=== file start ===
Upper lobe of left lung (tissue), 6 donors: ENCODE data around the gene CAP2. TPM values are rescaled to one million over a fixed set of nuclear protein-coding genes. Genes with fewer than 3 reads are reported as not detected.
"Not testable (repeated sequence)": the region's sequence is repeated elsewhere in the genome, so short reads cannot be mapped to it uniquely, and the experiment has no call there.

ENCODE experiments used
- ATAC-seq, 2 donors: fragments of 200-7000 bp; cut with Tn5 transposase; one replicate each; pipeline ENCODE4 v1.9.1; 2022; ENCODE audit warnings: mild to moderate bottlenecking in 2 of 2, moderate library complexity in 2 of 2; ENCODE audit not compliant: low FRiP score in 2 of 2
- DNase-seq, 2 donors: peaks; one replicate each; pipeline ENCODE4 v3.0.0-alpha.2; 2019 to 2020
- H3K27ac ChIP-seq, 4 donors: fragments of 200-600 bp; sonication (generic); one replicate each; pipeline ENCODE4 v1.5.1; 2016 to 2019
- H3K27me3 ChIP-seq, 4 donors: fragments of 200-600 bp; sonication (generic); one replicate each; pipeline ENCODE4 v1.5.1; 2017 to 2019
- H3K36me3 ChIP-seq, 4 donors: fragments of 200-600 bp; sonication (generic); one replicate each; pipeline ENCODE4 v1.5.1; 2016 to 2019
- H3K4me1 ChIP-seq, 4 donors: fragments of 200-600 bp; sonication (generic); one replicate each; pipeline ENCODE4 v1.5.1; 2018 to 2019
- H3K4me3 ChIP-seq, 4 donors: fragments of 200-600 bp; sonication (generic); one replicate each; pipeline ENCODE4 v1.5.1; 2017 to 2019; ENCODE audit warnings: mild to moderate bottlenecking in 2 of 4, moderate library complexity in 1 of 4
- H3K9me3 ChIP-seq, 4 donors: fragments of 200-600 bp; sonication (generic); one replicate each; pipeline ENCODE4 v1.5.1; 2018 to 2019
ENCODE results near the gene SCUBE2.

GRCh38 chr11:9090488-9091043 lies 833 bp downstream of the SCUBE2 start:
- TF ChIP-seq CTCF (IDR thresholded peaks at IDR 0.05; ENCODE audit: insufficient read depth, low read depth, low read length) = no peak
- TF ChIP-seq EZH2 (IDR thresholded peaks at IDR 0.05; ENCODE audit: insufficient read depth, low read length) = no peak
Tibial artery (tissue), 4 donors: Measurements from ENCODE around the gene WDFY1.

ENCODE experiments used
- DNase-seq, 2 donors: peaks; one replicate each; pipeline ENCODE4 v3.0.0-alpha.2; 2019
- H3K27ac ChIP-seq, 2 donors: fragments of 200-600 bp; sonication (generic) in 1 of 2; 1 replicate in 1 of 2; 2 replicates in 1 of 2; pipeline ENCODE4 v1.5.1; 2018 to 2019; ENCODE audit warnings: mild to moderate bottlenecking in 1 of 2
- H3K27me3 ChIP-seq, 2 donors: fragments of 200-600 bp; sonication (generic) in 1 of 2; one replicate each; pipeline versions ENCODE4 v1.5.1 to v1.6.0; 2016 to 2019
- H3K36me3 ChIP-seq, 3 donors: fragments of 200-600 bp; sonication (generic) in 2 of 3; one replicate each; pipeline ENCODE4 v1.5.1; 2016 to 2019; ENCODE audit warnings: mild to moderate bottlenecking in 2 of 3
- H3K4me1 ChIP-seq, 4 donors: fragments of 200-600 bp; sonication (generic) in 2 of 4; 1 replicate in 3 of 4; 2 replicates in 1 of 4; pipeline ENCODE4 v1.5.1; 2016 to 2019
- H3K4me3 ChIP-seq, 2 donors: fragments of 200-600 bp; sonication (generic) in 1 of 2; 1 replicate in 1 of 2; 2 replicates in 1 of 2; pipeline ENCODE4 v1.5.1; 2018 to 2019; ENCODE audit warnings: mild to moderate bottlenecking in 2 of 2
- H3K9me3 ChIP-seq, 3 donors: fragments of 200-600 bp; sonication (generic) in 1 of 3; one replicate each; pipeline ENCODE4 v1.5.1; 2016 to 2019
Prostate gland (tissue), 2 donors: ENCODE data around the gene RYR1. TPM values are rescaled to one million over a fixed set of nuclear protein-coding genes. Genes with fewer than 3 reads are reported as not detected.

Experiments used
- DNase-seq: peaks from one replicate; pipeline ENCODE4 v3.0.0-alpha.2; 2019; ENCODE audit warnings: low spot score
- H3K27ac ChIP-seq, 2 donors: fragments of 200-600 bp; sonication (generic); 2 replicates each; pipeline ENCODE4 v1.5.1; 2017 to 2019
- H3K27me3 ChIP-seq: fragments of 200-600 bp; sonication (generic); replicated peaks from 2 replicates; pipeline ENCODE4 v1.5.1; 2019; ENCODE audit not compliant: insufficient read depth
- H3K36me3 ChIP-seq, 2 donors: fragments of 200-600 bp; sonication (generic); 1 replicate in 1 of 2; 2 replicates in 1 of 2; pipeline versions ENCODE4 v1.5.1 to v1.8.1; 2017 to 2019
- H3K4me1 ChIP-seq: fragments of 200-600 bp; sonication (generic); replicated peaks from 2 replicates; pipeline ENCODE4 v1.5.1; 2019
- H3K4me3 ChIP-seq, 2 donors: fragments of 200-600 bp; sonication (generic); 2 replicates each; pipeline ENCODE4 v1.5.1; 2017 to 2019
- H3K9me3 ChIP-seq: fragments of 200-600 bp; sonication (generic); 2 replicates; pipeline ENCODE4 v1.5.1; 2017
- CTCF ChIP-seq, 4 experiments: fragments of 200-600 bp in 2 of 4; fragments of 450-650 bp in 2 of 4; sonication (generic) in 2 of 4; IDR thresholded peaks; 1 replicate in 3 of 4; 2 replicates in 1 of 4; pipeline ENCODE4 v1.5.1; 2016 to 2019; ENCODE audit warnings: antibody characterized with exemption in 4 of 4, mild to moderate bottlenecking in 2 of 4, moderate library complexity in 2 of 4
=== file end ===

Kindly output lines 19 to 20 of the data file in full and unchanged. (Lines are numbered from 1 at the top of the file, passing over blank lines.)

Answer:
- H3K27ac ChIP-seq, 2 donors: fragments of 200-600 bp; sonication (generic) in 1 of 2; 1 replicate in 1 of 2; 2 replicates in 1 of 2; pipeline ENCODE4 v1.5.1; 2018 to 2019; ENCODE audit warnings: mild to moderate bottlenecking in 1 of 2
- H3K27me3 ChIP-seq, 2 donors: fragments of 200-600 bp; sonication (generic) in 1 of 2; one replicate each; pipeline versions ENCODE4 v1.5.1 to v1.6.0; 2016 to 2019